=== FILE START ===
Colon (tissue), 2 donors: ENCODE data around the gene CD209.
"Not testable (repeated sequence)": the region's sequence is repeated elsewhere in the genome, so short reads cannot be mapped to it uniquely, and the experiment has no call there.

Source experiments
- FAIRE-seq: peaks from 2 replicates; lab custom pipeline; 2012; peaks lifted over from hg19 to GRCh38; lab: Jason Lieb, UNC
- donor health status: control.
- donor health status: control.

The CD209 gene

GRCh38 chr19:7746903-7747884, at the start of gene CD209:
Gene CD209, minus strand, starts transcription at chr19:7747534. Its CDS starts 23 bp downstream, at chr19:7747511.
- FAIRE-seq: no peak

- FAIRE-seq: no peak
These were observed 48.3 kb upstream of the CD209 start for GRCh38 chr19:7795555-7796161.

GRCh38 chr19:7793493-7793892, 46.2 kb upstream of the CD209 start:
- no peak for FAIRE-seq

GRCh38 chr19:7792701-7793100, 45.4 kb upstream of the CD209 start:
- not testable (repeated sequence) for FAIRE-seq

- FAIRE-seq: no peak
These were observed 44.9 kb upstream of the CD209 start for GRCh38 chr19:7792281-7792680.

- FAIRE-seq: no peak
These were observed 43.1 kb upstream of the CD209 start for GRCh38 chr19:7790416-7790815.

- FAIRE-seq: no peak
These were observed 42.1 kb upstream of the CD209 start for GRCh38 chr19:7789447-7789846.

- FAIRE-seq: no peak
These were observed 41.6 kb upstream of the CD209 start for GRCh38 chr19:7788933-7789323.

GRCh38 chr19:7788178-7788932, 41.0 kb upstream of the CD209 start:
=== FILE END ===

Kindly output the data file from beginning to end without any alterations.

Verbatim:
Colon (tissue), 2 donors: ENCODE data around the gene CD209.
"Not testable (repeated sequence)": the region's sequence is repeated elsewhere in the genome, so short reads cannot be mapped to it uniquely, and the experiment has no call there.

Source experiments
- FAIRE-seq: peaks from 2 replicates; lab custom pipeline; 2012; peaks lifted over from hg19 to GRCh38; lab: Jason Lieb, UNC
- donor health status: control.
- donor health status: control.

The CD209 gene

GRCh38 chr19:7746903-7747884, at the start of gene CD209:
Gene CD209, minus strand, starts transcription at chr19:7747534. Its CDS starts 23 bp downstream, at chr19:7747511.
- FAIRE-seq: no peak

- FAIRE-seq: no peak
These were observed 48.3 kb upstream of the CD209 start for GRCh38 chr19:7795555-7796161.

GRCh38 chr19:7793493-7793892, 46.2 kb upstream of the CD209 start:
- no peak for FAIRE-seq

GRCh38 chr19:7792701-7793100, 45.4 kb upstream of the CD209 start:
- not testable (repeated sequence) for FAIRE-seq

- FAIRE-seq: no peak
These were observed 44.9 kb upstream of the CD209 start for GRCh38 chr19:7792281-7792680.

- FAIRE-seq: no peak
These were observed 43.1 kb upstream of the CD209 start for GRCh38 chr19:7790416-7790815.

- FAIRE-seq: no peak
These were observed 42.1 kb upstream of the CD209 start for GRCh38 chr19:7789447-7789846.

- FAIRE-seq: no peak
These were observed 41.6 kb upstream of the CD209 start for GRCh38 chr19:7788933-7789323.

GRCh38 chr19:7788178-7788932, 41.0 kb upstream of the CD209 start: